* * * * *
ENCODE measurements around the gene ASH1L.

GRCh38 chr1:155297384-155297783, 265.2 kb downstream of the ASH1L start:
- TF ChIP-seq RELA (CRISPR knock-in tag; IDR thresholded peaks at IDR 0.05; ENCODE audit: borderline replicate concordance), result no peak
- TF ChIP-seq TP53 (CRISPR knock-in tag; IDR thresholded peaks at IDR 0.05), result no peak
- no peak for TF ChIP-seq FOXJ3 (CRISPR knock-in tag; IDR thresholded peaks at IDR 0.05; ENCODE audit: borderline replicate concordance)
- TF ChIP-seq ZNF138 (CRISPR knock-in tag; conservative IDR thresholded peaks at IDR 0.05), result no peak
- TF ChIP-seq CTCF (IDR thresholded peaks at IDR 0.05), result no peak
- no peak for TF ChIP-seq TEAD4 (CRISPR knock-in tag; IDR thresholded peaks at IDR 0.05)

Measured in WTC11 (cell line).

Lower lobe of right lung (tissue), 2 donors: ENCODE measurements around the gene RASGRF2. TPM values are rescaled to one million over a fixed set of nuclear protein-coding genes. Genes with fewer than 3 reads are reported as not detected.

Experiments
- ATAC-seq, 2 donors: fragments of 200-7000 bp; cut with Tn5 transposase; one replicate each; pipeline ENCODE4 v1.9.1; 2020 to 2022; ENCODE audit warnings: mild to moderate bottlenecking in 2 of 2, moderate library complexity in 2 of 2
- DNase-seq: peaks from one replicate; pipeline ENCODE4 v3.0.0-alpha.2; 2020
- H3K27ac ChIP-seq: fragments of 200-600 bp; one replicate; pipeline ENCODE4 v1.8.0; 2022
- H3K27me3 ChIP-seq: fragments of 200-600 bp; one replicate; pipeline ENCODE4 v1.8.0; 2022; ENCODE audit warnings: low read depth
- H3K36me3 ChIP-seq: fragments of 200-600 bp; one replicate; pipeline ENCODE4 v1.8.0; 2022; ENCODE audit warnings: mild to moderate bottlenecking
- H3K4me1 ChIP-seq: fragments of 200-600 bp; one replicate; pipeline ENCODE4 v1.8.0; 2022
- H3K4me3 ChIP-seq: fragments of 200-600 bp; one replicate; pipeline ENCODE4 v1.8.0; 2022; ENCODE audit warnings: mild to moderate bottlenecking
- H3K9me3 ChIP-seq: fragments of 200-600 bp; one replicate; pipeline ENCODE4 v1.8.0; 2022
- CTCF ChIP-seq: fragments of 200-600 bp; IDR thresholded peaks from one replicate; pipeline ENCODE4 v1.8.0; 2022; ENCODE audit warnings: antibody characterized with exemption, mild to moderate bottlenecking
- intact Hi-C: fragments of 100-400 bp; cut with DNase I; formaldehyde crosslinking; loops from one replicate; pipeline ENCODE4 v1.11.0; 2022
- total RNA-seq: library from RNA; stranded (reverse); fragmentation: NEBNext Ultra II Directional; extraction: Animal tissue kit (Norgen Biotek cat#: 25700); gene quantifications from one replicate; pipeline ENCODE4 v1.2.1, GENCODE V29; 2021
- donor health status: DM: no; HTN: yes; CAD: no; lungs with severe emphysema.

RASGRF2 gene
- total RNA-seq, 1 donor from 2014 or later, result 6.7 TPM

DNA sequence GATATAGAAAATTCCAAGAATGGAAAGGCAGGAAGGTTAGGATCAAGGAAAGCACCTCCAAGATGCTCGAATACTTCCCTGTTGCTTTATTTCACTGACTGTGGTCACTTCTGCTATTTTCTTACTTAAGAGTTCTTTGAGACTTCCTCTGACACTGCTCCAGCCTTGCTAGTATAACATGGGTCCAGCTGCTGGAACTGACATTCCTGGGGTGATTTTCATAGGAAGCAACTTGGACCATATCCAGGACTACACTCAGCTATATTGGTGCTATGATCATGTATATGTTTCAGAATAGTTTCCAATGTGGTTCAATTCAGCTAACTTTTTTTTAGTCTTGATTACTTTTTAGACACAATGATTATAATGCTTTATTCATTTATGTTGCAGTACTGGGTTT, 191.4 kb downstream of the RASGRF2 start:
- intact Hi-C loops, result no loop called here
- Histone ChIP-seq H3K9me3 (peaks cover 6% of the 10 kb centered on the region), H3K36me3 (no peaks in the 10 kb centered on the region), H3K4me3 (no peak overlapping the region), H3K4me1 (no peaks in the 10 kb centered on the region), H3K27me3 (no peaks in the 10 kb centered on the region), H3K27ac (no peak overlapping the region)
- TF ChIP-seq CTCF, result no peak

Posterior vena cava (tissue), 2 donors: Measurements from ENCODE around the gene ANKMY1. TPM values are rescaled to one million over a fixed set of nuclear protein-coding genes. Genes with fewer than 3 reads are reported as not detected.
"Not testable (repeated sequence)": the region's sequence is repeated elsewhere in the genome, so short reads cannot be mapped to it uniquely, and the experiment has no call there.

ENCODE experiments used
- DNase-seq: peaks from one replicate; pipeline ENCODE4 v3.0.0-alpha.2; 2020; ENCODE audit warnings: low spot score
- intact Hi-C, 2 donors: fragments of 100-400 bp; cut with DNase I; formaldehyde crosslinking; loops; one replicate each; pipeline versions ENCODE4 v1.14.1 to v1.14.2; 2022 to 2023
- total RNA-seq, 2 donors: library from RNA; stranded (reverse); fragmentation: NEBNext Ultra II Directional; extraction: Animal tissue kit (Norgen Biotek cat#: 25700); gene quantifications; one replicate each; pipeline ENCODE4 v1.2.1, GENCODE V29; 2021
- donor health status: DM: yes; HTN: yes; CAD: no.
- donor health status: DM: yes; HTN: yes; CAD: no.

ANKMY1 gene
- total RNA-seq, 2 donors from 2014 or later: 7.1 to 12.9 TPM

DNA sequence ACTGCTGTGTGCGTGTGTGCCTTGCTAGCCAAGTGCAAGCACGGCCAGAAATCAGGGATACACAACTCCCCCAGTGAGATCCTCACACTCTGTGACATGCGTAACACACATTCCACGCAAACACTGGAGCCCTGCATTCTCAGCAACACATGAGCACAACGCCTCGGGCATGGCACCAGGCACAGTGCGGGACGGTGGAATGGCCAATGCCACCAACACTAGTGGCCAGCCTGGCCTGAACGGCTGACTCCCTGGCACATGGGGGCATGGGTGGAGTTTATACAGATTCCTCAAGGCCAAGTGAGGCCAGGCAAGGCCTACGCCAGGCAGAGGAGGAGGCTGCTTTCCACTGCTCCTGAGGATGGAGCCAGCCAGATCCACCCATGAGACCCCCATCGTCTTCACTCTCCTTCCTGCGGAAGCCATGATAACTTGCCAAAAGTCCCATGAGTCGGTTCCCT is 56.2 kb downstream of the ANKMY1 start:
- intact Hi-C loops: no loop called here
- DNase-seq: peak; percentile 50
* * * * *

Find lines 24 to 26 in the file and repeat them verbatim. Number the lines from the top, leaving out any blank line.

RASGRF2 gene
- total RNA-seq, 1 donor from 2014 or later, result 6.7 TPM

DNA sequence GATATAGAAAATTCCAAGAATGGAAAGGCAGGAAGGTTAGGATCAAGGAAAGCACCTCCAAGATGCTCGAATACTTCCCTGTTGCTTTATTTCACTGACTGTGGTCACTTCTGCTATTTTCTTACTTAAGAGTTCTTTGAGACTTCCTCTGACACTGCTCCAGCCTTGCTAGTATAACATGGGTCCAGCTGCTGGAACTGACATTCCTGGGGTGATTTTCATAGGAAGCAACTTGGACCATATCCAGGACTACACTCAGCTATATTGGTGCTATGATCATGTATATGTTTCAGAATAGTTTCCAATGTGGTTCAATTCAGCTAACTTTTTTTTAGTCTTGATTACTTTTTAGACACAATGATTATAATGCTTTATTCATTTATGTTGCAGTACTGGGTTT, 191.4 kb downstream of the RASGRF2 start: